Thermal Conductivity Reduction at Inorganic-Organic Interfaces: From Regular Superlattices to Irregular Gradient Layer Sequences
Research output: Contribution to journal › Article
- University of Virginia
Nanoscale superlattice structures are known to significantly suppress the thermal conductivity in thin films due to phonon scattering at the interfaces of the mutually different layers. Here it is demonstrated that in addition to the number of interfaces, their spacing within the film can lead to a reduction in thermal conductivity. The proof-of-concept data are for ZnO/benzene thin films fabricated through sequential gas-surface reactions in atomic/molecular layer precision using the atomic/molecular layer deposition technique. In comparison to similarly constructed regular superlattice thin films, thermal conductivity values that are of the same magnitude, or even lower, are achieved for hybrid ZnO/benzene thin films in which the inorganic and organic layers are arranged in a more irregular manner to form various gradient patterns.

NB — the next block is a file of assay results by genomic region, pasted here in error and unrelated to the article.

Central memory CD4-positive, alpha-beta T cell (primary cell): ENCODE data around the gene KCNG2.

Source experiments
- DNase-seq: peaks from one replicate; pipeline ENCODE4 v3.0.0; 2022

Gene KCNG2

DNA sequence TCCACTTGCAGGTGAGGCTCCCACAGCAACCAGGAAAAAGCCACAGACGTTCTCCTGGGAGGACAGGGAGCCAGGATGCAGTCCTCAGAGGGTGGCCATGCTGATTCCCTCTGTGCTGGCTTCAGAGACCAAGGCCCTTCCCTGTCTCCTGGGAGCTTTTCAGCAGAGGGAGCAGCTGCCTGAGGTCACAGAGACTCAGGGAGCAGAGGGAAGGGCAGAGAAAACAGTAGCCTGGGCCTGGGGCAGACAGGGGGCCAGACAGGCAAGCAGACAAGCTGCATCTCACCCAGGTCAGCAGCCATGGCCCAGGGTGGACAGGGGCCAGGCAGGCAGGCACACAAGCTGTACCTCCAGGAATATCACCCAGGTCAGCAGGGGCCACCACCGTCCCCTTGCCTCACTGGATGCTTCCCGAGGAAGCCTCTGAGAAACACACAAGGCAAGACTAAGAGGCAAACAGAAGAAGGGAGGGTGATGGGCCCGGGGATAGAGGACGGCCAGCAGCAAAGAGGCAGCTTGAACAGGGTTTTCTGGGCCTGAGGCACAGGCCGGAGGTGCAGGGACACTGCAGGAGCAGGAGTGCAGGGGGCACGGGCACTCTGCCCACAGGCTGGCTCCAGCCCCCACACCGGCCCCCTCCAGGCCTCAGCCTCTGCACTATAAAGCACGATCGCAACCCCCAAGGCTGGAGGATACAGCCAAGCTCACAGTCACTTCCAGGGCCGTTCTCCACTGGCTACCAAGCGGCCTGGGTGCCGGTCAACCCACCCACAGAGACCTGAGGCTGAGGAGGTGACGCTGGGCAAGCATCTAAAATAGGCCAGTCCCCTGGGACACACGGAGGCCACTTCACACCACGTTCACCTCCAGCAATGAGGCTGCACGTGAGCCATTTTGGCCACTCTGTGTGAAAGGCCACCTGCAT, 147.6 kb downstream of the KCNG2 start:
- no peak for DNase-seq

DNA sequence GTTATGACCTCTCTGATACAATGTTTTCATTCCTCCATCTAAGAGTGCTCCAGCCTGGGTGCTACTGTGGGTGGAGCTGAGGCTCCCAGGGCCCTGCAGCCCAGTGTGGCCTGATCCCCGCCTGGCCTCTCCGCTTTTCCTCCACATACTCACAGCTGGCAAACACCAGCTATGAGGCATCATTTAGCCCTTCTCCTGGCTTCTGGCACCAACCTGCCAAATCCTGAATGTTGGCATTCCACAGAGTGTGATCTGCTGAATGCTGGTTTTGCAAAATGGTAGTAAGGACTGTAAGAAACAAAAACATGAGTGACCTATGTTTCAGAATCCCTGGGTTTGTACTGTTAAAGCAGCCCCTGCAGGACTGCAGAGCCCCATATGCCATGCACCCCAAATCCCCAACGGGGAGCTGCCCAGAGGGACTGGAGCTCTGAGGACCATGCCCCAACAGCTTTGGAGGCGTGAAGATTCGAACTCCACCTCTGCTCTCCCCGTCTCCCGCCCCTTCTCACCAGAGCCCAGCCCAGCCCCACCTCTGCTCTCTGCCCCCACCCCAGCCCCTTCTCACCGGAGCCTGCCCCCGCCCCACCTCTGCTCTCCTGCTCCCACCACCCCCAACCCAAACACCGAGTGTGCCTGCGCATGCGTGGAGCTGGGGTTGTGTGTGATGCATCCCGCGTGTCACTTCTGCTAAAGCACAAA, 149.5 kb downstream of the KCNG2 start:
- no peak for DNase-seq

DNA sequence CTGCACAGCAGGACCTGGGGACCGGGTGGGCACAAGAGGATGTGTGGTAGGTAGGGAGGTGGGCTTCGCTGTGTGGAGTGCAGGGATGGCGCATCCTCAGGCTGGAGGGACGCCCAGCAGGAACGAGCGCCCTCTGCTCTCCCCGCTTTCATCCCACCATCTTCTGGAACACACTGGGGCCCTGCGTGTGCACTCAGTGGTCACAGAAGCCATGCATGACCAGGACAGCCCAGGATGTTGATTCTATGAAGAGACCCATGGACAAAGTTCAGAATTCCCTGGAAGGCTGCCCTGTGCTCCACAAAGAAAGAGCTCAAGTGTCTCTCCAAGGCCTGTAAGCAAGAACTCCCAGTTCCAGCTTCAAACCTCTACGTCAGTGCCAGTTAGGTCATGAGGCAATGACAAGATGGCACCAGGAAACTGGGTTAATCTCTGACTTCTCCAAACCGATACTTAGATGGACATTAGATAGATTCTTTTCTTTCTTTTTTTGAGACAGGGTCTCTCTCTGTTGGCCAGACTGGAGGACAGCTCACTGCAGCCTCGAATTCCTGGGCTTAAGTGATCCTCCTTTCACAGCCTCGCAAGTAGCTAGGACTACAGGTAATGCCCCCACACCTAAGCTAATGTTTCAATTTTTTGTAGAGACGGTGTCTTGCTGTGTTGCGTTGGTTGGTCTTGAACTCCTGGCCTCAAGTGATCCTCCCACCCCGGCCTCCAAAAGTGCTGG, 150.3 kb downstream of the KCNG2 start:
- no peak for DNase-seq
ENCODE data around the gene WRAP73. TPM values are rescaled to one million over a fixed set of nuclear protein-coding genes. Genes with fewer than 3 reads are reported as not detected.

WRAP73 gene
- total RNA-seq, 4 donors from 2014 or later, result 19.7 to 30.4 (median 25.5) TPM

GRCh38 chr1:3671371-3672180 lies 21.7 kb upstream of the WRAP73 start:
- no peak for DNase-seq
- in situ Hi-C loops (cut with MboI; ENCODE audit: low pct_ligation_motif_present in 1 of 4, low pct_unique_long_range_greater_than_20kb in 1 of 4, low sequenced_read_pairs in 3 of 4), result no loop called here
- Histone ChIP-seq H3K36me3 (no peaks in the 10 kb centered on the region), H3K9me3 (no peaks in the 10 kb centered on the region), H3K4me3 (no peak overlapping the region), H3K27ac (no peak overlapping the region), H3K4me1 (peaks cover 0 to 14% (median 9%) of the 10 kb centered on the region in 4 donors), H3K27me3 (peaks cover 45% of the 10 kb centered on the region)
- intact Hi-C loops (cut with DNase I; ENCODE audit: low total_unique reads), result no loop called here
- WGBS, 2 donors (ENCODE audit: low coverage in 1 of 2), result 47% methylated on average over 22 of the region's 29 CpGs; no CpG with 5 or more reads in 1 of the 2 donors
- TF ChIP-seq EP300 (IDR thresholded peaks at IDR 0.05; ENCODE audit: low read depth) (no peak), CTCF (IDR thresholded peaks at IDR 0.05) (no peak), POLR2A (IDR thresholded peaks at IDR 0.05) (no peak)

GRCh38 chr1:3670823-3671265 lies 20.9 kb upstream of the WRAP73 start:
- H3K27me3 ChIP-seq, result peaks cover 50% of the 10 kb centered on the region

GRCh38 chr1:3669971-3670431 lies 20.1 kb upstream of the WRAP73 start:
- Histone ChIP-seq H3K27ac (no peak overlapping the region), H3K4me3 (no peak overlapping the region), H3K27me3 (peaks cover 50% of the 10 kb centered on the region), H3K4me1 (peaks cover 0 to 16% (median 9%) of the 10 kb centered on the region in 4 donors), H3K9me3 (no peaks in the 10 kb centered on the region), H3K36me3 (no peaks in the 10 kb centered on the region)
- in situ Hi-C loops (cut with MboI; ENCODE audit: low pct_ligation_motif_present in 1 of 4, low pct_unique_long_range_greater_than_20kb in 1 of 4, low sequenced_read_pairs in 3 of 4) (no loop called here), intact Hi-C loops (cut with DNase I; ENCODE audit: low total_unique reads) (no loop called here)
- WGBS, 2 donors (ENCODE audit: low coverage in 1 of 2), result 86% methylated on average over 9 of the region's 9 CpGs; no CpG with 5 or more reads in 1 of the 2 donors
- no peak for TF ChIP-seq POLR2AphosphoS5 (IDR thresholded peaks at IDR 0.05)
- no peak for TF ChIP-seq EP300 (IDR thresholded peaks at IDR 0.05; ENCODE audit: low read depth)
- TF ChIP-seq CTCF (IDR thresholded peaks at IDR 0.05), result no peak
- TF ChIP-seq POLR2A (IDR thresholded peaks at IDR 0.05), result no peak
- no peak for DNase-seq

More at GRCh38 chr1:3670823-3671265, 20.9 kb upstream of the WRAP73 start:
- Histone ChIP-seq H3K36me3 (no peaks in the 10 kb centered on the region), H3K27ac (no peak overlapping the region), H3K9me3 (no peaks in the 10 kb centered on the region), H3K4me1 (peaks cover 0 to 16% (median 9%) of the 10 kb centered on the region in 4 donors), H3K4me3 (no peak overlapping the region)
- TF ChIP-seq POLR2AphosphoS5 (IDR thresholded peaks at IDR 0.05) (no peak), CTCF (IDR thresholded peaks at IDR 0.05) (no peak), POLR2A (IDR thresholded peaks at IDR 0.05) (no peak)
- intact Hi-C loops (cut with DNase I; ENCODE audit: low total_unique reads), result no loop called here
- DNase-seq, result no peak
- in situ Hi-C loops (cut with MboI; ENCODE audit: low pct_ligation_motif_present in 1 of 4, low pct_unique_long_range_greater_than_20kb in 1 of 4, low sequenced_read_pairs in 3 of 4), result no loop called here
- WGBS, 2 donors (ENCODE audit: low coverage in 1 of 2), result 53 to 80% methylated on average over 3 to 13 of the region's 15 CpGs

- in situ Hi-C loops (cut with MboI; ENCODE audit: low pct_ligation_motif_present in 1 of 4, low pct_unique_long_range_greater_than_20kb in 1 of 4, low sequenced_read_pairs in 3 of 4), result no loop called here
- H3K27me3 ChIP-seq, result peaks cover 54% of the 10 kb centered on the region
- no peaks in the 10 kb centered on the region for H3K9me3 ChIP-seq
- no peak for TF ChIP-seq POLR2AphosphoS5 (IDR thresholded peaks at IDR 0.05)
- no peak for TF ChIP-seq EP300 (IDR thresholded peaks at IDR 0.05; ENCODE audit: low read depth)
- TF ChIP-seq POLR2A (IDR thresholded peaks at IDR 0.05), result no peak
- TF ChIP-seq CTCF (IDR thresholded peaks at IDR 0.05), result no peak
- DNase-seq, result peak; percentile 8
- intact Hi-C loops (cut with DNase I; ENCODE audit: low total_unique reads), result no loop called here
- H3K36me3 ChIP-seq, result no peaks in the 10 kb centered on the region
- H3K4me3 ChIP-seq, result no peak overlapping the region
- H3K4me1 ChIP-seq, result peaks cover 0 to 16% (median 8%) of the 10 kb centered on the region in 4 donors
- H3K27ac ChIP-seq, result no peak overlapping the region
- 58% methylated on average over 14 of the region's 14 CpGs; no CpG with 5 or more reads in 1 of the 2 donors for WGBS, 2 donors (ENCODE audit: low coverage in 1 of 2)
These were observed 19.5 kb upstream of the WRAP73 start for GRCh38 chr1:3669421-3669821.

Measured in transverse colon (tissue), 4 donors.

|Journal||Advanced Materials Interfaces|
|Publication status||Published - Jun 2018|
|MoE publication type||A1 Journal article-refereed|
- ALD/MLD, Gradient material, Inorganic-organic interphases, Thermal conductivity, Thin-film superlattice